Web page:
It may be 2018, but millions of low-income American households with school-age children still don’t have access to a broadband internet connection. This preventable digital divide has created a “homework gap,” with students from low-income families often finding it difficult to complete their school assignments without a reliable and fast internet connection.
Equipping school buses with Wi-Fi is one way to help students achieve digital equity and enable them to more easily complete their homework in a timely manner. As Keith Krueger, the CEO of Consortium for School Networking (CoSN) notes, Wi-Fi can be used to transform school buses into study halls. “This is today’s civil right – ensuring that all students have access to equal educational opportunity in a digital world,” he says.
Indeed, connected school buses will enable students to access their PowerSchool or other learning management
system (LMS) – while on the road – to check grades and school assignments, read class bulletins and email their teachers. Students can also access Google Classroom (or Google Docs) to view, edit and download/upload homework. In addition to providing broadband during the commute to and from school, connected school buses can benefit students traveling to extracurricular activities, such as sports events. Because missed study hours are often made up at home after practice or games, a Wi-Fi-equipped bus can help students get to sleep on time.
Since U.S. students spend approximately 520 million school days on buses each year, the idea of enabling connected school buses has caught the attention of numerous companies and organizations. For example, Google is working with educators to install Wi-Fi on buses across multiple school districts, including Caldwell County (North Carolina), Berkeley County (South Carolina) and the Deer Trail School District in Colorado. Ultimately, Google plans to provide service to 70 buses in 16 districts – primarily in rural areas where children often have long commutes and may lack high-speed broadband at home.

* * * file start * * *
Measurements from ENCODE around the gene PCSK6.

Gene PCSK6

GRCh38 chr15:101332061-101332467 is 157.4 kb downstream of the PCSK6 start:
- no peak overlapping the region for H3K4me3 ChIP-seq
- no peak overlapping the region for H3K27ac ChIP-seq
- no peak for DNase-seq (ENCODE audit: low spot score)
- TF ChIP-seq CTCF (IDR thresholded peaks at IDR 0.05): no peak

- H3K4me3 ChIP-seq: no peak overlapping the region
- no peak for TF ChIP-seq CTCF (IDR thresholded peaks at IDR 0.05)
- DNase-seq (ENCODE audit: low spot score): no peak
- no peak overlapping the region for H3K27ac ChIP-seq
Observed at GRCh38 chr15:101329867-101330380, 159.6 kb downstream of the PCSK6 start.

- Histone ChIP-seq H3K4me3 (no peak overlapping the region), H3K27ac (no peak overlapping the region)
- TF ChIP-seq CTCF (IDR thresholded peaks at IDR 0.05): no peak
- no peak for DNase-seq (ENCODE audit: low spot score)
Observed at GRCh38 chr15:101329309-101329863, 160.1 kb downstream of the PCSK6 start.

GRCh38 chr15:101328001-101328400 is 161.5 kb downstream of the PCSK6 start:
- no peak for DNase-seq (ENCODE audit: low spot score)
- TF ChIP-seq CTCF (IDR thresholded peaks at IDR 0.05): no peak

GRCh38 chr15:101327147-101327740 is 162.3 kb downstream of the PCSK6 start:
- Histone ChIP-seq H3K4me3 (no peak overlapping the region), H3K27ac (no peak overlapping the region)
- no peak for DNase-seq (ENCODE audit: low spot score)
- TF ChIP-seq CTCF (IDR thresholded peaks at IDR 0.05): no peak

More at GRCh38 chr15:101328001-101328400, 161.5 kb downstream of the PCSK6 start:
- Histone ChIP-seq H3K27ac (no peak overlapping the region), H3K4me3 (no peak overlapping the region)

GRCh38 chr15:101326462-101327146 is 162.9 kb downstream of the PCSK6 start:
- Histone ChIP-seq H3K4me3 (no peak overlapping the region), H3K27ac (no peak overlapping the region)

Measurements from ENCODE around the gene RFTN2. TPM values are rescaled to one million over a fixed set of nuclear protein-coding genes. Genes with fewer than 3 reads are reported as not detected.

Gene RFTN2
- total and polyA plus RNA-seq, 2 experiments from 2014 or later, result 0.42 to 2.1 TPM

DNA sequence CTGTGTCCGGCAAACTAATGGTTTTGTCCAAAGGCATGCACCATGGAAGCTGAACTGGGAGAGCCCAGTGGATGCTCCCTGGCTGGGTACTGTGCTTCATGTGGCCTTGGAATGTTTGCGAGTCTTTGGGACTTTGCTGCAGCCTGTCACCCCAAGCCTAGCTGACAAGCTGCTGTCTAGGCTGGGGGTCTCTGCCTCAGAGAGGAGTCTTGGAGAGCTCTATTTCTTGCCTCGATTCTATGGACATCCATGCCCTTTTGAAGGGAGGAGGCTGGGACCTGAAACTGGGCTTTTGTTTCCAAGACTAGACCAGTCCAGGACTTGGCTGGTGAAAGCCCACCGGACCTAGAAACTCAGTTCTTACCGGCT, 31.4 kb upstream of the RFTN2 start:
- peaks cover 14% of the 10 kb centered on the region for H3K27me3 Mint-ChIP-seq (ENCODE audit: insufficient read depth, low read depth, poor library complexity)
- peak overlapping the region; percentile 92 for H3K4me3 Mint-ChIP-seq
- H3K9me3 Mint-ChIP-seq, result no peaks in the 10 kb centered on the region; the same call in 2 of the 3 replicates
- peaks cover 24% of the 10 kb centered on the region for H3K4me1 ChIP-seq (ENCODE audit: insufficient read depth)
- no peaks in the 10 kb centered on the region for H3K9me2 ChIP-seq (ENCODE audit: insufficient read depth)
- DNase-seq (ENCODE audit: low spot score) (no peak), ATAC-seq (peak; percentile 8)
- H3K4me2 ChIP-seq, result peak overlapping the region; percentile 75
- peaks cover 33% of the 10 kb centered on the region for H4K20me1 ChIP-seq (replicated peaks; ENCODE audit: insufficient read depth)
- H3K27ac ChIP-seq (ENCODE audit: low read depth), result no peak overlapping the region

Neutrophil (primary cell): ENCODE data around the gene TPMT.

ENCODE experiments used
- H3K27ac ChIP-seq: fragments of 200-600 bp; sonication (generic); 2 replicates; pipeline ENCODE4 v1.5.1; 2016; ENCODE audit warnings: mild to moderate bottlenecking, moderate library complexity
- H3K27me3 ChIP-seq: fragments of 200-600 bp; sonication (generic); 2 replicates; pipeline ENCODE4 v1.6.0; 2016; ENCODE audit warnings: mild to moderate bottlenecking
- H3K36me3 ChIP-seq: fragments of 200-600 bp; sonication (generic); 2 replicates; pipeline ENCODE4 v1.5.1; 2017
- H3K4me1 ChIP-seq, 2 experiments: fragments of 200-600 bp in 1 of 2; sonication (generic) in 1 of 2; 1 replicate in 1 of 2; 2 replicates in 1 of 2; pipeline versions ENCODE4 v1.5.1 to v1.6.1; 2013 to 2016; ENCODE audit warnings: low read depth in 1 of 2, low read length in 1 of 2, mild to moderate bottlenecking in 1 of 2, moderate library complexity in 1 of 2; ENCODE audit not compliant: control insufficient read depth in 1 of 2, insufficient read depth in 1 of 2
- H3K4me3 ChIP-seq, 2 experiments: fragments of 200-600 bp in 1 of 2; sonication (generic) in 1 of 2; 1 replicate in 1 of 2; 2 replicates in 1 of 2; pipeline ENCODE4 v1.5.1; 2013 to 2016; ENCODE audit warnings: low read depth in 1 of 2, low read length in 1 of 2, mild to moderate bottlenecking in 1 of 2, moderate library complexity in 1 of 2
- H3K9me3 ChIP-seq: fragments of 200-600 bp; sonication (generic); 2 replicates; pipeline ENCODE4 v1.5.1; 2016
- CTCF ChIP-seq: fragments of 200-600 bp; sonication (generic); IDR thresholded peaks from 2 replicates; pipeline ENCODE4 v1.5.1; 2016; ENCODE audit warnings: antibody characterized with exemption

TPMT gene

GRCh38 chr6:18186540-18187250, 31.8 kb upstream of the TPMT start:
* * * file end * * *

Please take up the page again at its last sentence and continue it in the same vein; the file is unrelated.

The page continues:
All aboard the Wi-Fi-enabled school bus
Wi-Fi-equipped school buses can also help bolster passenger safety by transmitting real-time data from a range of smart cameras, sensors and GPS units. According to Curbed, a number of school districts have begun embracing various forms of connected technology on buses, such as GPS units in Boston and RFID-enabled badges attached to student backpacks in Cincinnati. Nevertheless, Jennifer O’Neal Schiess, a principal at Bellwether Education Partners, emphasizes that in an era of Tesla and Uber, school bus technology has barely budged forward, with only a third of school districts tracking their vehicles using GPS. Moreover, Mega Bus and other touring coaches routinely offer free Wi-Fi for multiple devices, along with air conditioning and power plugs. It is clearly time for school buses to do the same. “Innovation that’s permeated the transportation world hasn’t [yet] permeated the educational world,” says Schiess.
In addition to helping to improve passenger security, parked smart school buses can double as mobile Wi-Fi hotspots – offering underserved communities reliable broadband access when the vehicle is not being used to transport students. Similarly, Wi-Fi on smart school buses can be used at local parks, or off-campus school-sponsored events such as fund-raising events in parking lots and community cultural events in open areas.
Creating rolling classrooms with the Ruckus M510 Access Point (AP)
Whether in the classroom or a rolling study hall, we believe a reliable wireless network that scales to accommodate an evolving digital learning environment is the cornerstone of a solid educational foundation. This is precisely why the Ruckus M510 Access Point (AP) is designed to provide mobile Wi-Fi with LTE backhaul, thereby enabling expanded coverage and redundancy for students on smart school buses in rural areas.
The Ruckus M510 AP also features 802.11ac Wave 2 with BeamFlex+ antennas – and supports 2×2:2 spatial streams along with MU-MIMO. This allows the M510 to deliver high coverage efficiency and sustained downlink throughput of up to 150 Mbps (when using the LTE backhaul). Moreover, the M510 AP can be centrally managed with other Ruckus APs, thereby simplifying operations and eliminating the need for a separate mobile hotspot management system.
Interested in learning more about how you can help bridge the digital divide by transforming school buses into rolling classrooms? Contact Net-Ctrl on 01473 281 211, email firstname.lastname@example.org or submit a contact form.
View the original release by Richard Nedwich at the Ruckus Room.